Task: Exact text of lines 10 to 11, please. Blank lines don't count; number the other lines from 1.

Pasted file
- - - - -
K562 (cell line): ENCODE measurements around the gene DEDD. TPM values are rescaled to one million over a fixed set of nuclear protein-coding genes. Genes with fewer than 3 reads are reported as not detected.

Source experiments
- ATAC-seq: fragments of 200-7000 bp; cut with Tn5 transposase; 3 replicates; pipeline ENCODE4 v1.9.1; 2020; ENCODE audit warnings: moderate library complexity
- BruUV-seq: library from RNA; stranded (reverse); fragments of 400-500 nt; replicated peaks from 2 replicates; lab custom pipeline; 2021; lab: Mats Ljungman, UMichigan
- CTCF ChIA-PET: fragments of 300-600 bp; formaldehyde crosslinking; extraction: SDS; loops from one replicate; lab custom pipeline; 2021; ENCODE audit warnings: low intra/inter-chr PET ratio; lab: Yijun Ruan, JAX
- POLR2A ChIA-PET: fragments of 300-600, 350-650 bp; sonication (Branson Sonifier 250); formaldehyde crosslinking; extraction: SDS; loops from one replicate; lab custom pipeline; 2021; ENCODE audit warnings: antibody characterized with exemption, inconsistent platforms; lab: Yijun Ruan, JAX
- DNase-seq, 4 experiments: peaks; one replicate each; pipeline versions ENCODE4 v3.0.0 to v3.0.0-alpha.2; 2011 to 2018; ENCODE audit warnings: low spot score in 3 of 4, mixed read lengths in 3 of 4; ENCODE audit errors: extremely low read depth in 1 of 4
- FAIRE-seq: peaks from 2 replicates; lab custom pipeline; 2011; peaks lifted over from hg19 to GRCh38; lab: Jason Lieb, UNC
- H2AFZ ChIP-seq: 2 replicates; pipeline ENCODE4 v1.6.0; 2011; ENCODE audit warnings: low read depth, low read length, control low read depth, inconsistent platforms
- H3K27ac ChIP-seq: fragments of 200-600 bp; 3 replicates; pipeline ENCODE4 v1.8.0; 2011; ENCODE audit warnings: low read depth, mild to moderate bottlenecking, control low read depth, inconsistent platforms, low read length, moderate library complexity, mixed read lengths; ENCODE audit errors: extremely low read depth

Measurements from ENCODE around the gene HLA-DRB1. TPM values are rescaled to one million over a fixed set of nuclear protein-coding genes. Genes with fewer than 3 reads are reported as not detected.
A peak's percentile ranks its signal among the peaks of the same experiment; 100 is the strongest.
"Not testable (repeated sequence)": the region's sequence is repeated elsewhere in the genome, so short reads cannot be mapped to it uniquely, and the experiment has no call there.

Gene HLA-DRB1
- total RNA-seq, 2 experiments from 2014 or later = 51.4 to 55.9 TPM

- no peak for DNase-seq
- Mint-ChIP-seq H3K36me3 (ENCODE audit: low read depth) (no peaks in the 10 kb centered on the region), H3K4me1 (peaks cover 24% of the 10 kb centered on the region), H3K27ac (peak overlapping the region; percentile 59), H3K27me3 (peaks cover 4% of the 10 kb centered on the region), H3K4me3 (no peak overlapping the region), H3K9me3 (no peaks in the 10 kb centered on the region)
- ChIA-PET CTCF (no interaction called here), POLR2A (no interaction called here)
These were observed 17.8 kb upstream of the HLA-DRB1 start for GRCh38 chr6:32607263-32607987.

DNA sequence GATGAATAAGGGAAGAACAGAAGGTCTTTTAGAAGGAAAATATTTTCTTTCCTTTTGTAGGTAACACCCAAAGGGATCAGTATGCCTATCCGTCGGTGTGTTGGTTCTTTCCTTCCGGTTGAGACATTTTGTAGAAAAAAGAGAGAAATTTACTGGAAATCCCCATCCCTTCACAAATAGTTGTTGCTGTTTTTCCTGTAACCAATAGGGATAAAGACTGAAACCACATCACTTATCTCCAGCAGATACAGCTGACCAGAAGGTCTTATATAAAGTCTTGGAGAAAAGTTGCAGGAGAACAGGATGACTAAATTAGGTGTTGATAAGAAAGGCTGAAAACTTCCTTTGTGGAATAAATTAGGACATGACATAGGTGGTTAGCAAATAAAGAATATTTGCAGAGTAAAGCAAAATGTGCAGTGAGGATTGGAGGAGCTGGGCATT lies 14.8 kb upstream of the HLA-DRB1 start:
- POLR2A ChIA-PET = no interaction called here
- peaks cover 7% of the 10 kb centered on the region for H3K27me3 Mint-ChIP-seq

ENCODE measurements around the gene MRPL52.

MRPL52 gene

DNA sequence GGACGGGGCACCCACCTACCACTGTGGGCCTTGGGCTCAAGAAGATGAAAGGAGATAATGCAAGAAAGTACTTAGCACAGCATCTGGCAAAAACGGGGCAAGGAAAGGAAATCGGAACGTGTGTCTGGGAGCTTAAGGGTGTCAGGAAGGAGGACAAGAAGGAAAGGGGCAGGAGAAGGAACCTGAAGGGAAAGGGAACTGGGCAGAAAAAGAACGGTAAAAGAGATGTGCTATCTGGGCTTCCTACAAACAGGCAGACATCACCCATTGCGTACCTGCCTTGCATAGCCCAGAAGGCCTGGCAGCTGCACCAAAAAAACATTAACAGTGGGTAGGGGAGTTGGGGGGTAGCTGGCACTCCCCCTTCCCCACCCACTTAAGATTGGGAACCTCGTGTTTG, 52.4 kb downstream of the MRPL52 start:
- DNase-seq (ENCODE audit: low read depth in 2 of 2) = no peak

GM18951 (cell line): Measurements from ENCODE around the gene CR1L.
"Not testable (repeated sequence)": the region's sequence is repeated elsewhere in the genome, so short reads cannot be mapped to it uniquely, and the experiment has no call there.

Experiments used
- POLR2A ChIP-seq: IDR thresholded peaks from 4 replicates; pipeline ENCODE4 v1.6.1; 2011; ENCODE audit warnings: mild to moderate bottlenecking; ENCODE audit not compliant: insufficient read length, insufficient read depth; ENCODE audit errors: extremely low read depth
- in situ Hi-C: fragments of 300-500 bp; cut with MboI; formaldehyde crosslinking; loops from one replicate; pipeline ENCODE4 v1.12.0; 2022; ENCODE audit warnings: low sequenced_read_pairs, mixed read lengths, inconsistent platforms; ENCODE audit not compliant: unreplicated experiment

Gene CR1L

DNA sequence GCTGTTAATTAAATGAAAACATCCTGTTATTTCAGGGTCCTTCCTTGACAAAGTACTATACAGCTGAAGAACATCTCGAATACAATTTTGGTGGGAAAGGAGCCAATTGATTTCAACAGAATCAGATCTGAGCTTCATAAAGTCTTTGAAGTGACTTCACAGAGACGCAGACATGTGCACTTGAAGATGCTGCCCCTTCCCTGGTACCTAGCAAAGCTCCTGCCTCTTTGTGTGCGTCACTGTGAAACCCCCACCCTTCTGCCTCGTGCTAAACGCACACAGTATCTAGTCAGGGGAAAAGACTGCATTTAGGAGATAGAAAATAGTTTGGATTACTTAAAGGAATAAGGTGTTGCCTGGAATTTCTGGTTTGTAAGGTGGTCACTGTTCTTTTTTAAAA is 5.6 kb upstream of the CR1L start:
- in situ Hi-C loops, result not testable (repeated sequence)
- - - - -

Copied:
- H3K27ac ChIP-seq: fragments of 200-600 bp; 3 replicates; pipeline ENCODE4 v1.8.0; 2011; ENCODE audit warnings: low read depth, mild to moderate bottlenecking, control low read depth, inconsistent platforms, low read length, moderate library complexity, mixed read lengths; ENCODE audit errors: extremely low read depth

Measurements from ENCODE around the gene HLA-DRB1. TPM values are rescaled to one million over a fixed set of nuclear protein-coding genes. Genes with fewer than 3 reads are reported as not detected.